Tommy Hilfiger Spring 2011 Ad Campaign

Tommy Hilfiger Spring 2011 Ads

Photo courtesy of Tommy Hilfiger

Tennis anyone? Tommy Hilfiger's Spring 2011 ad campaign.

Tommy Hilfiger is all about being all-American. Serving as a Norman Rockwell figure for the preppy fashion world, his spirit is synonymous with clean-cut, athletic youths of privilege—the type who take up tennis lessons between yachting and deportment classes while summering on Martha's Vineyard.

Hilfiger's ad campaigns, with their pristine teens in sun-drenched settings, uphold this winsome, patriotic vision. If a particular iconic family embodied the label's heroic virtues—externally, at least—it would be the Kennedys.

So why do the Hilfigers, the fictional, generously sized family who made their début in the designer's Holiday 2010 campaign and reappear in his offbeat Spring 2011 ads, look more like the Royal Tenenbaums?

Perhaps Hilfiger finally realized it's normal to be weird and even weirder to be normal—or at the very least, it's boring.

Of course, it takes more than models in nutty 'fros and sweatbands to convincingly capture the idiosyncrasies of America's dysfunctional family of choice. Still, the decidedly eccentric “El Country de-la Club-ius” campaign is a departure for the usually neat and narrow Hilfiger brand.

Photographed by Craig McDean, styled by Karl Templer, and art directed by Trey Laird, the ad concept revolves around model misbehavior at a “twisted country club that anyone can join—as long as they’re good sports.”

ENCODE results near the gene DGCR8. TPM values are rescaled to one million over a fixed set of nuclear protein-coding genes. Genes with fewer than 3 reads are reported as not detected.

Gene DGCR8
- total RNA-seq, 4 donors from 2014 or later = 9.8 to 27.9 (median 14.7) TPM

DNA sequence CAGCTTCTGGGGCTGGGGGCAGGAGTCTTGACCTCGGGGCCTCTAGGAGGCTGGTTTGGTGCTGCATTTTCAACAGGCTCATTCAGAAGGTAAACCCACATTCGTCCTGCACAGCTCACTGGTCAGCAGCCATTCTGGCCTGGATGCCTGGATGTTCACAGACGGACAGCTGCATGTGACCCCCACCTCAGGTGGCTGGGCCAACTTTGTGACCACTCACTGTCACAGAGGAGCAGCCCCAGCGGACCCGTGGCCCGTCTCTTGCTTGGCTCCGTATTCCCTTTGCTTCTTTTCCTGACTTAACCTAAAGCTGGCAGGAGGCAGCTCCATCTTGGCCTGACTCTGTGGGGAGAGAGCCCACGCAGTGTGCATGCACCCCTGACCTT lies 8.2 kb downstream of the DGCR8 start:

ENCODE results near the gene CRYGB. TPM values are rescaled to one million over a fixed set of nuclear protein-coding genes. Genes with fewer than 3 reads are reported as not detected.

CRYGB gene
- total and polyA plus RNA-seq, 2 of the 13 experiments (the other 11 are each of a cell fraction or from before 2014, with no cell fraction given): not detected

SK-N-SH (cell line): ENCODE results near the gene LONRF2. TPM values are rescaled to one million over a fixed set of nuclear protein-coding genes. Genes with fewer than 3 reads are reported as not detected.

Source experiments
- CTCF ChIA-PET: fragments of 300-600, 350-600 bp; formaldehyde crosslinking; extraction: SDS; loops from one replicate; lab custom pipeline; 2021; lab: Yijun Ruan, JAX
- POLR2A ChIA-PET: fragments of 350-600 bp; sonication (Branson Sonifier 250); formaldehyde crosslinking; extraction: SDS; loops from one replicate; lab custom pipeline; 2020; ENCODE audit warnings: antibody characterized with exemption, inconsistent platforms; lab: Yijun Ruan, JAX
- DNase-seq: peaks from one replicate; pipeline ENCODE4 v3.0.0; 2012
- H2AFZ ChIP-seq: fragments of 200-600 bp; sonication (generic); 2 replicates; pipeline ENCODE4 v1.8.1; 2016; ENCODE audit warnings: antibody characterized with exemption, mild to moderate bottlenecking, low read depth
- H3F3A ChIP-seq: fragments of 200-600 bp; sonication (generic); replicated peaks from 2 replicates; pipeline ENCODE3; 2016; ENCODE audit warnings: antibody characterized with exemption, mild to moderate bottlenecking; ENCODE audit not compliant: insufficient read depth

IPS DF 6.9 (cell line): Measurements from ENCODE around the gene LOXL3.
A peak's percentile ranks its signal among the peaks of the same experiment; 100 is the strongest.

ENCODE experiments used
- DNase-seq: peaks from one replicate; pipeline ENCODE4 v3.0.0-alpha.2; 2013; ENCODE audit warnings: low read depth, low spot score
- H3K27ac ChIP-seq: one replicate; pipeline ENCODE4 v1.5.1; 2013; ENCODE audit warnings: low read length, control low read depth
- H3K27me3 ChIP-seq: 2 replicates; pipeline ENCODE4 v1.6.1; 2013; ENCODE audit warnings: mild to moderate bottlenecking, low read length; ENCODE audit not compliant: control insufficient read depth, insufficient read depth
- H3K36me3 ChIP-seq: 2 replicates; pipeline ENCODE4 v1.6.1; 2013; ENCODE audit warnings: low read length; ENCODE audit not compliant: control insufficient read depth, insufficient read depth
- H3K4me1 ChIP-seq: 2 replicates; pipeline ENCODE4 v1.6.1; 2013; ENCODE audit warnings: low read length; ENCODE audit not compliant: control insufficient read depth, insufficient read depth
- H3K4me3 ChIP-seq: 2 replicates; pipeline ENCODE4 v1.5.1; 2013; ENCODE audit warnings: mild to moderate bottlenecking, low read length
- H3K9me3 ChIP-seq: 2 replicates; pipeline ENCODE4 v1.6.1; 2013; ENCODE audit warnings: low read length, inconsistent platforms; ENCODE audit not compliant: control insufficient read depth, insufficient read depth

Affluence is alive and well for the Hilfigers, but it's gone a bit haywire in this parallel universe, where sudden-death croquet is the sport of choice, men mismatch their golf attire, and ladies might wear little more than bras to play triples tennis.

If anything, the campaign feels more in line with the goofy antics of Caddyshack, but maybe that's because it's missing the aforementioned Margot Tenenbaum moment (Jac Jablonski would have nailed it).

Tommy Hilfiger Spring 2011 Ads

Photo courtesy of Tommy Hilfiger

The "Hilfigers" lounging around the country club pool, naturally.

When a shaggy-haired Luke Wilson donned aviators and a few too many sweatbands as depressed tennis prodigy Richie Tenenbaum in 2001, he became a tragicomic symbol of frustrated, misspent talent for restless creatives everywhere—but tellingly, his aesthetic also provided excellent fashion fodder for the Buffalo Exchange set.

We're pretty sure that idealized kookiness, rather than actual mental illness, is what Hilfiger is celebrating here—though watch next season prove us wrong. "Tommy Hilfiger: One Flew Over the Cuckoo's Nest," anyone?



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